Few of the African students here are women, creating a difficult social problem. Many Africans along with other foreign male students welcome the arrival of prostitutes, but from the Chinese "there were many complaints," a student said at the time.

There have been other reports of prostitution in China.

American researchers Mirian and Ivan D. London have published the transcript of an interview with a refugee to Hong Kong from Canton. The man gave a second-hand account of prostitution in that southern city. Girls could be found in certain parts of the city wearing Western-style hairdos or colorful badges as identifying marks.

"Prostitutes along Pearl Light Road . . . were called 'roadside chickens'-that's a famous culinary dish in Canton," the Londons' informant said. When a friend sent to the road "saw a few girls answering my description, he called out, "motor!" One of the girls, he said, turned and called right back, "son of a motor!" Such girls are called motors, I think, because a motor always keeps turning."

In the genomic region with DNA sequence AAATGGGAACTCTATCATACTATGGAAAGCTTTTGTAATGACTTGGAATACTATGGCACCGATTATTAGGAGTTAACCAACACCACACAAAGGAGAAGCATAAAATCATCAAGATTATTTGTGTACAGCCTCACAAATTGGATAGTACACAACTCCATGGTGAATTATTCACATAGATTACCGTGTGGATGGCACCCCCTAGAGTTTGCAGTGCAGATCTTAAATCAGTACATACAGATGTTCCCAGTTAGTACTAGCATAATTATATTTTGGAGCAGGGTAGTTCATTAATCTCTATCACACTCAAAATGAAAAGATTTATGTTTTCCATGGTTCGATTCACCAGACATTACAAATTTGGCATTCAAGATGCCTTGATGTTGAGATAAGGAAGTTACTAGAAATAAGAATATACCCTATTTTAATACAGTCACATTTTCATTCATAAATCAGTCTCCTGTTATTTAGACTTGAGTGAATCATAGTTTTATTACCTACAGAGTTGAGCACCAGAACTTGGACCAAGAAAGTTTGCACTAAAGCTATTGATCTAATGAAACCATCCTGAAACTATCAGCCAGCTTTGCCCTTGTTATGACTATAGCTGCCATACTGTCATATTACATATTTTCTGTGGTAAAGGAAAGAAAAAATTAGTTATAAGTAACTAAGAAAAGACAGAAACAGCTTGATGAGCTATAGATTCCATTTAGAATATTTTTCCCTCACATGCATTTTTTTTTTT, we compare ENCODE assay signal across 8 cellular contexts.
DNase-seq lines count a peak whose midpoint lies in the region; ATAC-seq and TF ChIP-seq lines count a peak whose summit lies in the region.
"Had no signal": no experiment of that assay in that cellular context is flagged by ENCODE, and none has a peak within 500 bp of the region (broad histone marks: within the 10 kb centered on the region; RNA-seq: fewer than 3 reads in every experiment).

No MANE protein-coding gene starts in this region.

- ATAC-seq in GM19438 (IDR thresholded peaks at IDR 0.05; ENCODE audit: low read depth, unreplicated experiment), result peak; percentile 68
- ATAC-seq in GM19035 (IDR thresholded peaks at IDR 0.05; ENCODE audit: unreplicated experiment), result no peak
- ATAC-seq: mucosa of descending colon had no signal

An emigrant to Hong Kong from a mining community in the northern province of Hopei said many poor mining towns developed homegrown prostitution rings composed of mine accident victims' widows trying to supplement meager incomes.

"They would charge miners who were not married about one kuai (64 cents) to spend the night, and also do their laundry. The authorities knew about it and just told people not to make it too obvious," the emigrant said.

In Peking, foreign students report, the authorities have now cracked down on the most obvious soliciting practices. "There was one guy busted for running a string of prostitutes at the universities and the hotels," said an American student here. "It seemed strange to me. The only reason for a pimp to earn so much money is to buy a big long Cadillac, but you can't get those here."